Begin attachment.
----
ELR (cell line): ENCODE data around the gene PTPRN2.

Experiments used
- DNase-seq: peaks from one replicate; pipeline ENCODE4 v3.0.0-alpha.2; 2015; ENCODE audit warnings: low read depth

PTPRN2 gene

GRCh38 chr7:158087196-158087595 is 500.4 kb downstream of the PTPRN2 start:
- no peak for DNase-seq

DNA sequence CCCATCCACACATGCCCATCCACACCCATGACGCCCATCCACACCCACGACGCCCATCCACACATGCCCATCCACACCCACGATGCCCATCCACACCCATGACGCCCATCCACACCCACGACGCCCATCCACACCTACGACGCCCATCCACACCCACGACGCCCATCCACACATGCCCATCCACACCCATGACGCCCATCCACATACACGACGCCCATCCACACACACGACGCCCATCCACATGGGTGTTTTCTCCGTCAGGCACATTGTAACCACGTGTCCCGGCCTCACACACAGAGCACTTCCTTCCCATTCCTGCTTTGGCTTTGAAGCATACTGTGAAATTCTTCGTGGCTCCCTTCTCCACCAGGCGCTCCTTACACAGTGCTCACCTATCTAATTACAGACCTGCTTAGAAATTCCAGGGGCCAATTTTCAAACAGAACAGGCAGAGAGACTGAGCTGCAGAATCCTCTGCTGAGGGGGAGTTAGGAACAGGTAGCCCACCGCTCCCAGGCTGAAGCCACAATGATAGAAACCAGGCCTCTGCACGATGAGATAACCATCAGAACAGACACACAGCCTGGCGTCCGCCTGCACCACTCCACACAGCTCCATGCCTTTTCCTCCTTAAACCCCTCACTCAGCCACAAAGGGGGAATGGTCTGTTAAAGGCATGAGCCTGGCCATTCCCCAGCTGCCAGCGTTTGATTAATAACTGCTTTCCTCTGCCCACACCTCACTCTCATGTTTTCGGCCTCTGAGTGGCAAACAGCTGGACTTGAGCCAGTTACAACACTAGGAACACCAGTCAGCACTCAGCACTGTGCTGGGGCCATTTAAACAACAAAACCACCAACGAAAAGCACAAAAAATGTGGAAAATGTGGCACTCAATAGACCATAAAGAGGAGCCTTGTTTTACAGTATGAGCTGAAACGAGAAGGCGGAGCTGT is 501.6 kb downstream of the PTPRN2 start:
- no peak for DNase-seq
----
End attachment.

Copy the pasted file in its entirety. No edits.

ELR (cell line): ENCODE data around the gene PTPRN2.

Experiments used
- DNase-seq: peaks from one replicate; pipeline ENCODE4 v3.0.0-alpha.2; 2015; ENCODE audit warnings: low read depth

PTPRN2 gene

GRCh38 chr7:158087196-158087595 is 500.4 kb downstream of the PTPRN2 start:
- no peak for DNase-seq

DNA sequence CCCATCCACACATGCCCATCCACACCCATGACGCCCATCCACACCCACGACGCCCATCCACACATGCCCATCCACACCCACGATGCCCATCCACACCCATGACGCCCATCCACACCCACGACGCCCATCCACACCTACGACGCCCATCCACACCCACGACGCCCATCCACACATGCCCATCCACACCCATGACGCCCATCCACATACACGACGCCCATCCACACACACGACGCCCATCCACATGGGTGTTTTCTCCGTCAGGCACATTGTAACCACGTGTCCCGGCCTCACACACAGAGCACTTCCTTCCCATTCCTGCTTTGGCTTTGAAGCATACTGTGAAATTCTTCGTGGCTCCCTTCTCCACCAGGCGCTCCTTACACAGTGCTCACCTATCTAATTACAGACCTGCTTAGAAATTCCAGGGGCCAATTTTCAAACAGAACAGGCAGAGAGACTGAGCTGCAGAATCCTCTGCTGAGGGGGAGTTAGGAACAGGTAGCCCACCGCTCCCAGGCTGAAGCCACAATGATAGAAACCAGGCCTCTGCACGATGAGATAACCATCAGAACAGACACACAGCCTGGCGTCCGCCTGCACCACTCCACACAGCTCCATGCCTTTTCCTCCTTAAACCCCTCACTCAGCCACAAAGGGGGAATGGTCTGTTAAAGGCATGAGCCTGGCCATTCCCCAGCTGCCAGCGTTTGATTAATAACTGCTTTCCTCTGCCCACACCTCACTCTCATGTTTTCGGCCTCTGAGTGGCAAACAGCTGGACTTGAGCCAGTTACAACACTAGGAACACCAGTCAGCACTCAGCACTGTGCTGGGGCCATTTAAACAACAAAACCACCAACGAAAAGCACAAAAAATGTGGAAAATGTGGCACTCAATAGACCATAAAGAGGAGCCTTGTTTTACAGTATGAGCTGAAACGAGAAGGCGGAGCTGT is 501.6 kb downstream of the PTPRN2 start:
- no peak for DNase-seq